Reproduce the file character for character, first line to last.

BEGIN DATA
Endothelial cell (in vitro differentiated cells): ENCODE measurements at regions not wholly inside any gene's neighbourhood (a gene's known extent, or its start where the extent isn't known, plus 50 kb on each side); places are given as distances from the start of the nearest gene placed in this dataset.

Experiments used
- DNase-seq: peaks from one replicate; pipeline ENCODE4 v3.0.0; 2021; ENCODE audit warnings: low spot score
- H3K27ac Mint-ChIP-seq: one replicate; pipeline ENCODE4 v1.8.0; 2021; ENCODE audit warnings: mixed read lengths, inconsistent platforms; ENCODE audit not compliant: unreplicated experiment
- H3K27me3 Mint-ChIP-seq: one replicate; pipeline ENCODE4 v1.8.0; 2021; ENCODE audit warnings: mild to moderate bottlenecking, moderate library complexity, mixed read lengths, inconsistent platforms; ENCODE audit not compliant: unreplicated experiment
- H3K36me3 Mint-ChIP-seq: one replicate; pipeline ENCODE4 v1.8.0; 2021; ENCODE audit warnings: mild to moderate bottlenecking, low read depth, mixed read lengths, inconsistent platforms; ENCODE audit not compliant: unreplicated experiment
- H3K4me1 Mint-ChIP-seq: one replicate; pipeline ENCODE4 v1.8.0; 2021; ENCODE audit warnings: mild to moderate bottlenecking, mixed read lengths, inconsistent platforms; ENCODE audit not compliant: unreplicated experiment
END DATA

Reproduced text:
Endothelial cell (in vitro differentiated cells): ENCODE measurements at regions not wholly inside any gene's neighbourhood (a gene's known extent, or its start where the extent isn't known, plus 50 kb on each side); places are given as distances from the start of the nearest gene placed in this dataset.

Experiments used
- DNase-seq: peaks from one replicate; pipeline ENCODE4 v3.0.0; 2021; ENCODE audit warnings: low spot score
- H3K27ac Mint-ChIP-seq: one replicate; pipeline ENCODE4 v1.8.0; 2021; ENCODE audit warnings: mixed read lengths, inconsistent platforms; ENCODE audit not compliant: unreplicated experiment
- H3K27me3 Mint-ChIP-seq: one replicate; pipeline ENCODE4 v1.8.0; 2021; ENCODE audit warnings: mild to moderate bottlenecking, moderate library complexity, mixed read lengths, inconsistent platforms; ENCODE audit not compliant: unreplicated experiment
- H3K36me3 Mint-ChIP-seq: one replicate; pipeline ENCODE4 v1.8.0; 2021; ENCODE audit warnings: mild to moderate bottlenecking, low read depth, mixed read lengths, inconsistent platforms; ENCODE audit not compliant: unreplicated experiment
- H3K4me1 Mint-ChIP-seq: one replicate; pipeline ENCODE4 v1.8.0; 2021; ENCODE audit warnings: mild to moderate bottlenecking, mixed read lengths, inconsistent platforms; ENCODE audit not compliant: unreplicated experiment